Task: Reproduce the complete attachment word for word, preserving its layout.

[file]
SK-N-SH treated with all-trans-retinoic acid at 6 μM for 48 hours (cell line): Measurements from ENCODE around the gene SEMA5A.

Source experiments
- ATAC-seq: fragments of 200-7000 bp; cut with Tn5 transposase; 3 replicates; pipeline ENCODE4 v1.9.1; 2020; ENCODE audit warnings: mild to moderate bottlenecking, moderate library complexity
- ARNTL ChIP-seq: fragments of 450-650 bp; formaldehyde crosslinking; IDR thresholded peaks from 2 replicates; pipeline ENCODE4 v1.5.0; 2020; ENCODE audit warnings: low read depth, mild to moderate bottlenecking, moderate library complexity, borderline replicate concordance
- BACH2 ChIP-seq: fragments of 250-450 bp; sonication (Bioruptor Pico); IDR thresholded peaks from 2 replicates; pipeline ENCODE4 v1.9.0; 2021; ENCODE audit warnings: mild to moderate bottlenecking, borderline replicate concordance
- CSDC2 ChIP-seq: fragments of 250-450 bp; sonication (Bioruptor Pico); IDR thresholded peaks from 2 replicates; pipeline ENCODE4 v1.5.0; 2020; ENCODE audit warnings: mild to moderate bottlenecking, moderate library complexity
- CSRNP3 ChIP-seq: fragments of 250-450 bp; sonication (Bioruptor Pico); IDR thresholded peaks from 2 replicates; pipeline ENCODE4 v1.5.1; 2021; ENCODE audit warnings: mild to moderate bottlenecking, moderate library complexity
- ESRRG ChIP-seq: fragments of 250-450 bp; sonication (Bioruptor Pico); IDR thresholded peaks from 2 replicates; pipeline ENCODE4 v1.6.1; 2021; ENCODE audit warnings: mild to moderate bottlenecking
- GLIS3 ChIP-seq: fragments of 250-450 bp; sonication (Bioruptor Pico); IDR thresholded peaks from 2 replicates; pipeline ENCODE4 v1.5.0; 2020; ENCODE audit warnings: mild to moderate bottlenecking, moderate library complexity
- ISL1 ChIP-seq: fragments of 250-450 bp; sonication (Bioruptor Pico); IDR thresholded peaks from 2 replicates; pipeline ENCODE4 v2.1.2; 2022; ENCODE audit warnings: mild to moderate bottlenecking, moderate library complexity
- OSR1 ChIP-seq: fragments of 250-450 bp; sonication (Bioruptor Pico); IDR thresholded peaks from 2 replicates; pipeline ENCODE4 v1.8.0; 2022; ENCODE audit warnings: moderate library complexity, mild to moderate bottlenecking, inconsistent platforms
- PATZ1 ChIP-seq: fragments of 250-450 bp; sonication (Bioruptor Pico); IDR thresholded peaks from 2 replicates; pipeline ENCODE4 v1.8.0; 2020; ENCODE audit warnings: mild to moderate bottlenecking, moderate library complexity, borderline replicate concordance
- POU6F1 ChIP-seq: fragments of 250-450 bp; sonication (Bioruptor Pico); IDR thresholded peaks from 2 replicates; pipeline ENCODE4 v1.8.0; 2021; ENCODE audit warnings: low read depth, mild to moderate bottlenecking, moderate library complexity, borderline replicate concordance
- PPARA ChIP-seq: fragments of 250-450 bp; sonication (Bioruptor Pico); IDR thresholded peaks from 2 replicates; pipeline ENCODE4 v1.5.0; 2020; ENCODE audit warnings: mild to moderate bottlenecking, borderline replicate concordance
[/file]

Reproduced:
SK-N-SH treated with all-trans-retinoic acid at 6 μM for 48 hours (cell line): Measurements from ENCODE around the gene SEMA5A.

Source experiments
- ATAC-seq: fragments of 200-7000 bp; cut with Tn5 transposase; 3 replicates; pipeline ENCODE4 v1.9.1; 2020; ENCODE audit warnings: mild to moderate bottlenecking, moderate library complexity
- ARNTL ChIP-seq: fragments of 450-650 bp; formaldehyde crosslinking; IDR thresholded peaks from 2 replicates; pipeline ENCODE4 v1.5.0; 2020; ENCODE audit warnings: low read depth, mild to moderate bottlenecking, moderate library complexity, borderline replicate concordance
- BACH2 ChIP-seq: fragments of 250-450 bp; sonication (Bioruptor Pico); IDR thresholded peaks from 2 replicates; pipeline ENCODE4 v1.9.0; 2021; ENCODE audit warnings: mild to moderate bottlenecking, borderline replicate concordance
- CSDC2 ChIP-seq: fragments of 250-450 bp; sonication (Bioruptor Pico); IDR thresholded peaks from 2 replicates; pipeline ENCODE4 v1.5.0; 2020; ENCODE audit warnings: mild to moderate bottlenecking, moderate library complexity
- CSRNP3 ChIP-seq: fragments of 250-450 bp; sonication (Bioruptor Pico); IDR thresholded peaks from 2 replicates; pipeline ENCODE4 v1.5.1; 2021; ENCODE audit warnings: mild to moderate bottlenecking, moderate library complexity
- ESRRG ChIP-seq: fragments of 250-450 bp; sonication (Bioruptor Pico); IDR thresholded peaks from 2 replicates; pipeline ENCODE4 v1.6.1; 2021; ENCODE audit warnings: mild to moderate bottlenecking
- GLIS3 ChIP-seq: fragments of 250-450 bp; sonication (Bioruptor Pico); IDR thresholded peaks from 2 replicates; pipeline ENCODE4 v1.5.0; 2020; ENCODE audit warnings: mild to moderate bottlenecking, moderate library complexity
- ISL1 ChIP-seq: fragments of 250-450 bp; sonication (Bioruptor Pico); IDR thresholded peaks from 2 replicates; pipeline ENCODE4 v2.1.2; 2022; ENCODE audit warnings: mild to moderate bottlenecking, moderate library complexity
- OSR1 ChIP-seq: fragments of 250-450 bp; sonication (Bioruptor Pico); IDR thresholded peaks from 2 replicates; pipeline ENCODE4 v1.8.0; 2022; ENCODE audit warnings: moderate library complexity, mild to moderate bottlenecking, inconsistent platforms
- PATZ1 ChIP-seq: fragments of 250-450 bp; sonication (Bioruptor Pico); IDR thresholded peaks from 2 replicates; pipeline ENCODE4 v1.8.0; 2020; ENCODE audit warnings: mild to moderate bottlenecking, moderate library complexity, borderline replicate concordance
- POU6F1 ChIP-seq: fragments of 250-450 bp; sonication (Bioruptor Pico); IDR thresholded peaks from 2 replicates; pipeline ENCODE4 v1.8.0; 2021; ENCODE audit warnings: low read depth, mild to moderate bottlenecking, moderate library complexity, borderline replicate concordance
- PPARA ChIP-seq: fragments of 250-450 bp; sonication (Bioruptor Pico); IDR thresholded peaks from 2 replicates; pipeline ENCODE4 v1.5.0; 2020; ENCODE audit warnings: mild to moderate bottlenecking, borderline replicate concordance